Product News and Recalls

Recall Pulls Over 20 Brands of Laxatives from Store Shelves

magnesium-citrate saline laxatives pulled from store shelves over contamination concernsA microbial contamination has forced the recall of a wide variety of store-brand laxatives sold across the country. Retailers from grocery stores to pharmacies were forced to pull variations of magnesium-citrate-based saline laxatives after testing found them to be contaminated with Gluconacetobacter liqufaciens. The manufacturer of the medication warns that “immunocompromised patients who consume this product may be at increased risk for invasive infections caused by Gluconacetobacter liquefaciens that could lead to serious, life-threatening adverse health consequences.” Vi-Jon, the drug’s manufacturer, also noted that that it is aware of three “adverse reactions” to the medication so far.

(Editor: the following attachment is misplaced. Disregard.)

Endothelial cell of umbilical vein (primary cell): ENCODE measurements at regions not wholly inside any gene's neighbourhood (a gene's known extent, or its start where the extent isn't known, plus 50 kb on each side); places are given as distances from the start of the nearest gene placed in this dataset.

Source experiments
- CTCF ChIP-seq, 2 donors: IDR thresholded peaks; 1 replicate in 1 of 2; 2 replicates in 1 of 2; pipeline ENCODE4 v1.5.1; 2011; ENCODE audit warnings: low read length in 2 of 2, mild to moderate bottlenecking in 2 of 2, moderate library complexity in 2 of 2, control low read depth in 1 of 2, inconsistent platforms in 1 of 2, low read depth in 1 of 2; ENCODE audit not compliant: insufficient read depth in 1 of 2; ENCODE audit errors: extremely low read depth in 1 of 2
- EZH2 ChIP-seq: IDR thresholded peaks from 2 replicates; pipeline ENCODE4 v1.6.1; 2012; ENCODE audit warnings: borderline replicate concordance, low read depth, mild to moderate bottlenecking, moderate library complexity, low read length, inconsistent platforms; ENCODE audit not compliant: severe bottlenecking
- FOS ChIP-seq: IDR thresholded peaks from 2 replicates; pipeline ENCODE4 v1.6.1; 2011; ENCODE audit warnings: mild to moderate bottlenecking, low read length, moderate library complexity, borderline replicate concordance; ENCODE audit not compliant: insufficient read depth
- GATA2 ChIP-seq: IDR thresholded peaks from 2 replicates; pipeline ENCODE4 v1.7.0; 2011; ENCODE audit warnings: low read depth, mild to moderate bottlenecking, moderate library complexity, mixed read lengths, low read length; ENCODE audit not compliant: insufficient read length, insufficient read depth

The drug is widely available on store shelves across the country and is sold by a variety of names. Care One – the store brand of Food Lion, Giant, Stop & Shop, and Hannaford – has been recalled, as has CVS’s house brand. Walmart’s store brand Equate, Family Dollar’s Family Wellness brand, Harris Teeter, Kroger, Publix, Meijer, and the military exchange’s Exchange Select were also affected, among others.

Consumers who have purchased the product have been advised to stop using it and return it to the place of purchase for a refund. Those who have experienced an adverse reaction to the medication are asked to inform their medical care provider as well as the FDA by using its MedWatch Adverse Event webpage.

Contamination concerns have forced a near-countless number of recalls in recent years. From blood pressure and diabetes medications to sunscreen, manufacturing issues have led to the recalls of a wide variety of products people use on a daily basis to keep themselves safe and healthy. Most recently, the recall of infant formula produced by Sturgis, Michigan-based Abbott Laboratories was so extensive it had parents across the country concerned for where their baby’s next meal might come from. Nearly 30% of infant formula inventory was found to be out of stock at the peak of the recall.